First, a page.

Putin has also gave in the interview a broad hint that in the event of such an “aggression” Russia would unfreeze deliveries of S300 missiles to Syria in order to help Syria defend itself. Though Putin obviously did not say so, it is likely that delivery of S300 missiles would be only part of the military assistance Russia would provide Syria in the event of an attack. In other words the pending US attack on Syria is going to intensify Russian military deliveries and support for Syria.
On the broader issue of Russia’s stance in the Syrian crisis and in the light of repeated comments from Patrick Armstrong and me to the effect that Syria is not Russia’s ally and that Russia is not defending Syria’s government but international law, here is what Putin said:
“Putin: We aren’t defending the government. We are defending something completely different. We are defending the contemporary order of the world. We are defending the modern international order. We are defending the discussion of the possible use of force exclusively within the confines of international order and international rules and international law. That’s what we are defending. These values are absolute. When issues related to the use of force are solved outside the UN and the UN Security Council, the danger arises that such illegitimate decisions could be made against anyone under any pretext…..”
Putin went on in the interview to discuss how precisely such a pretext was used to justify the attack Iraq.
As I have said previously (see my previous comment https://mercouris.wordpress.com/2012/06/22/russia-and-syria/) given how often Putin and Medvedev and Lavrov have explained Russia’s stance in the Syrian crisis, it really is astonishing that so many people including it seems from recent news reports Prince Bandar and the Saudis still refuse or are unable to understand it.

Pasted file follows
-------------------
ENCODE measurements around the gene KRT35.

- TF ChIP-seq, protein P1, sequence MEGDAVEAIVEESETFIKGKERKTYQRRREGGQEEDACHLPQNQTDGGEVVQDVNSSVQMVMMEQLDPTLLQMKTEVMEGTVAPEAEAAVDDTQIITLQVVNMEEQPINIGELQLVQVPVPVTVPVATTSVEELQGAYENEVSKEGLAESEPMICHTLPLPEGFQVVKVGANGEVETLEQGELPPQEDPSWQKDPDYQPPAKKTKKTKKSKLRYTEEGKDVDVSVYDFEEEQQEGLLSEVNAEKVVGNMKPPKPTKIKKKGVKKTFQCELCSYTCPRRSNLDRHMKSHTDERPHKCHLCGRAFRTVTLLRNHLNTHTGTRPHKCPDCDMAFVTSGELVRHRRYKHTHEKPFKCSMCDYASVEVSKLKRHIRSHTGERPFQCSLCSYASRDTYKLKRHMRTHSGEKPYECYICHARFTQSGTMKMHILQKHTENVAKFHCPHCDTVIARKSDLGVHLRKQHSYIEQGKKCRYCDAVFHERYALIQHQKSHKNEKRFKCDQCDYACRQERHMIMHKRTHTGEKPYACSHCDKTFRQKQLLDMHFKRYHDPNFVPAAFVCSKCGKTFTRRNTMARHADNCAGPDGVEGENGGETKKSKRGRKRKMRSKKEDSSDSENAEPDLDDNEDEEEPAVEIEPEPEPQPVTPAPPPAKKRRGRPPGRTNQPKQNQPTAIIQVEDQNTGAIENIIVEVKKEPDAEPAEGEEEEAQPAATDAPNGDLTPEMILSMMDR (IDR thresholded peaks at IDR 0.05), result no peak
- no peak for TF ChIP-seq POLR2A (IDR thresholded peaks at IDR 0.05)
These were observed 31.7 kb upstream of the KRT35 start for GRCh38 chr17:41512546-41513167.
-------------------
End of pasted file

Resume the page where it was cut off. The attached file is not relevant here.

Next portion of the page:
Lastly, Putin also confirmed what I and others (see my previous comment https://mercouris.wordpress.com/2013/08/28/syria-an-illegal-attack-intended-to-prevent-a-un-investigation/) have been saying all along, that the proper way forward is for there to be a full investigation of the incident on 21st August 2013 near Damascus by the UN investigators who can then provide details of their findings to the Security Council, which will then decide what to do. As Putin made clear the interview and as should by now be obvious, “intelligence assessments” based on secret and unexplained methodologies, which contain no evidence but which are built almost wholly on inference, are no substitute for a proper impartial and independent investigation carried out by trained and professional investigators on the spot.
Putin’s specific words were as follows:
“Putin: We will be convinced by a deep and specific probe containing evidence that would be obvious and prove clearly what means were used by whom. After that, we will be ready to take the most resolute and serious action”.
Elsewhere in the interview he made it clear that he expected this investigation to be carried out by the UN inspectors currently working in the country.